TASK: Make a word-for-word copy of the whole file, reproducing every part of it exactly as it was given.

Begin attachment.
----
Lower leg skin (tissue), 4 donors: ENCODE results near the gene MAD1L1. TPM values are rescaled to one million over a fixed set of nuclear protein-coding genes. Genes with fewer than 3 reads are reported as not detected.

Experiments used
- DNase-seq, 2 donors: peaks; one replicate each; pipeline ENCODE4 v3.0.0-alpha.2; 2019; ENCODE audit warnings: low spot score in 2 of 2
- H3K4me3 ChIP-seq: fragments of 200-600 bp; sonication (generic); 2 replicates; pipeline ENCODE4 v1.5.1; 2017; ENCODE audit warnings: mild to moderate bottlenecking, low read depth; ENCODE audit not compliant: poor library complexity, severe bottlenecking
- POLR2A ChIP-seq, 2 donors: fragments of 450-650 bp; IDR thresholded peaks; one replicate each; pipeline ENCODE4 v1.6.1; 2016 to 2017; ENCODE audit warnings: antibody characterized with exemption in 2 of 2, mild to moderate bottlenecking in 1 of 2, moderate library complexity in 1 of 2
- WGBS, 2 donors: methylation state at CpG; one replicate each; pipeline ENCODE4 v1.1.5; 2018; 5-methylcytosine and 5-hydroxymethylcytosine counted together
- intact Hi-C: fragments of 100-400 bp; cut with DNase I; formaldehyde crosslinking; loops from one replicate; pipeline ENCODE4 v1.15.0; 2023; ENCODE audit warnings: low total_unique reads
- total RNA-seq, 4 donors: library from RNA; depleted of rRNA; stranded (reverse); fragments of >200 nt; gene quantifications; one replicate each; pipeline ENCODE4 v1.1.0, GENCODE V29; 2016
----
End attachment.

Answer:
Lower leg skin (tissue), 4 donors: ENCODE results near the gene MAD1L1. TPM values are rescaled to one million over a fixed set of nuclear protein-coding genes. Genes with fewer than 3 reads are reported as not detected.

Experiments used
- DNase-seq, 2 donors: peaks; one replicate each; pipeline ENCODE4 v3.0.0-alpha.2; 2019; ENCODE audit warnings: low spot score in 2 of 2
- H3K4me3 ChIP-seq: fragments of 200-600 bp; sonication (generic); 2 replicates; pipeline ENCODE4 v1.5.1; 2017; ENCODE audit warnings: mild to moderate bottlenecking, low read depth; ENCODE audit not compliant: poor library complexity, severe bottlenecking
- POLR2A ChIP-seq, 2 donors: fragments of 450-650 bp; IDR thresholded peaks; one replicate each; pipeline ENCODE4 v1.6.1; 2016 to 2017; ENCODE audit warnings: antibody characterized with exemption in 2 of 2, mild to moderate bottlenecking in 1 of 2, moderate library complexity in 1 of 2
- WGBS, 2 donors: methylation state at CpG; one replicate each; pipeline ENCODE4 v1.1.5; 2018; 5-methylcytosine and 5-hydroxymethylcytosine counted together
- intact Hi-C: fragments of 100-400 bp; cut with DNase I; formaldehyde crosslinking; loops from one replicate; pipeline ENCODE4 v1.15.0; 2023; ENCODE audit warnings: low total_unique reads
- total RNA-seq, 4 donors: library from RNA; depleted of rRNA; stranded (reverse); fragments of >200 nt; gene quantifications; one replicate each; pipeline ENCODE4 v1.1.0, GENCODE V29; 2016